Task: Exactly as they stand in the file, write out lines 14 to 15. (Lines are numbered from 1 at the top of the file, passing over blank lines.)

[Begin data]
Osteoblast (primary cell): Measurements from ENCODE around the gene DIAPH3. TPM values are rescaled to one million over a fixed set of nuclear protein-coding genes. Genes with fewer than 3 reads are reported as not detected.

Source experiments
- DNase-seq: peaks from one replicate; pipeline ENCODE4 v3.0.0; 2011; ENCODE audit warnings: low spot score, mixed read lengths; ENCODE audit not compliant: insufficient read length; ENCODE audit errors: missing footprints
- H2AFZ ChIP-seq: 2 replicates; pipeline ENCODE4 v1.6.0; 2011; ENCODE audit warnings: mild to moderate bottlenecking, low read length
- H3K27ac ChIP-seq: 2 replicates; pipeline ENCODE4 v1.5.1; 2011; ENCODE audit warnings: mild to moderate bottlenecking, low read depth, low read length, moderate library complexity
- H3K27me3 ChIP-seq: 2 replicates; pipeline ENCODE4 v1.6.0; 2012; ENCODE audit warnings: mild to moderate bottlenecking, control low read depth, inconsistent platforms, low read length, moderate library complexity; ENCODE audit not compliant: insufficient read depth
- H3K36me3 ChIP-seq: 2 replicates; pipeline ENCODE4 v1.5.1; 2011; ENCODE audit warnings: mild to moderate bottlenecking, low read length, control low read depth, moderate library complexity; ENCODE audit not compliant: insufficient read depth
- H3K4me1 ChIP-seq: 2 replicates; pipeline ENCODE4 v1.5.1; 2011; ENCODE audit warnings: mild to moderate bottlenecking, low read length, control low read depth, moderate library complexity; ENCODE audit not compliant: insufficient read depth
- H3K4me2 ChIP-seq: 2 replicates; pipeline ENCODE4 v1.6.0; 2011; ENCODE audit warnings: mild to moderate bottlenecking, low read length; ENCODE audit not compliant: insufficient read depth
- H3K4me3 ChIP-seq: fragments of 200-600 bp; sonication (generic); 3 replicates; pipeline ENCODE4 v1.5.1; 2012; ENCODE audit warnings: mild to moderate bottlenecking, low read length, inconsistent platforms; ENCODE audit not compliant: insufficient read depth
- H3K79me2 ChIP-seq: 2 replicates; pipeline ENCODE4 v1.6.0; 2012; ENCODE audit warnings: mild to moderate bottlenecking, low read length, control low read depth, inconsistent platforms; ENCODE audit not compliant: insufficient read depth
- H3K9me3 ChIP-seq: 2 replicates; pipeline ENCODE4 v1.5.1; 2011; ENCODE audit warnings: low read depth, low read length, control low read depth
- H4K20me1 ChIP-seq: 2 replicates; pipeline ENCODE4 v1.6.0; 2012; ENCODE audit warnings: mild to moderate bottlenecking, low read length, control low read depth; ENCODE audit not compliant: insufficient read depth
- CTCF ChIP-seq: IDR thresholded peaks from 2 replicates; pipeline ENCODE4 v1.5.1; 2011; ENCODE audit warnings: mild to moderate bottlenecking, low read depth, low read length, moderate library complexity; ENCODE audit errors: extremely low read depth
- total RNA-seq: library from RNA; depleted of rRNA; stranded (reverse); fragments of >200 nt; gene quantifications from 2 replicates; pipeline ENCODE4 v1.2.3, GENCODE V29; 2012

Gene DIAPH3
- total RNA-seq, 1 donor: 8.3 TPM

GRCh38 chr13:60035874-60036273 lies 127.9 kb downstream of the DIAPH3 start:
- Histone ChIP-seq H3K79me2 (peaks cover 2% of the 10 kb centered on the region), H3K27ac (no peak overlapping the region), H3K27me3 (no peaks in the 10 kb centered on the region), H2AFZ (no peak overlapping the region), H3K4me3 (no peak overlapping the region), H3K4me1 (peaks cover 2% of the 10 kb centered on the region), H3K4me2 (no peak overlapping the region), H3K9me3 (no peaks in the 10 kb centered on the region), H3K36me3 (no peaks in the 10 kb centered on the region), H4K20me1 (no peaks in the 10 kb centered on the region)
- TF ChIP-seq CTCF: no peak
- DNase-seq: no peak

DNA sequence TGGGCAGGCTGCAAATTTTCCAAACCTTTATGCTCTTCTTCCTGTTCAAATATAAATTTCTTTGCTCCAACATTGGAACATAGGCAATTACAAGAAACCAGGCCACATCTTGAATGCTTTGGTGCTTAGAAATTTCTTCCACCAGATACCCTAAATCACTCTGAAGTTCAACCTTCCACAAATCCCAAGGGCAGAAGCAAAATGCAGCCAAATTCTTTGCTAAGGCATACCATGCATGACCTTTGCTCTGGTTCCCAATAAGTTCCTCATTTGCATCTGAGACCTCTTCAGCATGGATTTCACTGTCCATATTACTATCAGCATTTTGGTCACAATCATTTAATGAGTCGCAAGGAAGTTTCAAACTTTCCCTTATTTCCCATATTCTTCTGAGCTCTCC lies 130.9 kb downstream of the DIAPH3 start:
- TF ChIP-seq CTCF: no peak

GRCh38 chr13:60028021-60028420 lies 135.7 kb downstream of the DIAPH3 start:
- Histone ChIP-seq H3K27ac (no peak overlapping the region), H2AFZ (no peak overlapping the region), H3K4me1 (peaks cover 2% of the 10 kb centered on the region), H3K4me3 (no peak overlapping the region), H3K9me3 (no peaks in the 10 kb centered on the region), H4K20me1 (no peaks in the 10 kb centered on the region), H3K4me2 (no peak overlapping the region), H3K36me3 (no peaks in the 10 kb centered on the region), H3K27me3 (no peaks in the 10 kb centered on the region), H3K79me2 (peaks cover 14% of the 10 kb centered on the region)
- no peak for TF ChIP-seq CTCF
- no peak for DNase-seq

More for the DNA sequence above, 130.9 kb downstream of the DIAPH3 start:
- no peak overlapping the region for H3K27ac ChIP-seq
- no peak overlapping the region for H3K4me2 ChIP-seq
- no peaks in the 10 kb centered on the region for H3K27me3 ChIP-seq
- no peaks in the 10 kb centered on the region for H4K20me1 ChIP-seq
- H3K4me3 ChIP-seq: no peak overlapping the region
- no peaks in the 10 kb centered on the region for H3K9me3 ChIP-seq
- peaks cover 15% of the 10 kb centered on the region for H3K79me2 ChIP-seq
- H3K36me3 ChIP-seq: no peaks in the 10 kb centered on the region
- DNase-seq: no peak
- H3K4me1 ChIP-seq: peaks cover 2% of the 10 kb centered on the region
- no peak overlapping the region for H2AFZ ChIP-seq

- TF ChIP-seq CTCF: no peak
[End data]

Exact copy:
- CTCF ChIP-seq: IDR thresholded peaks from 2 replicates; pipeline ENCODE4 v1.5.1; 2011; ENCODE audit warnings: mild to moderate bottlenecking, low read depth, low read length, moderate library complexity; ENCODE audit errors: extremely low read depth
- total RNA-seq: library from RNA; depleted of rRNA; stranded (reverse); fragments of >200 nt; gene quantifications from 2 replicates; pipeline ENCODE4 v1.2.3, GENCODE V29; 2012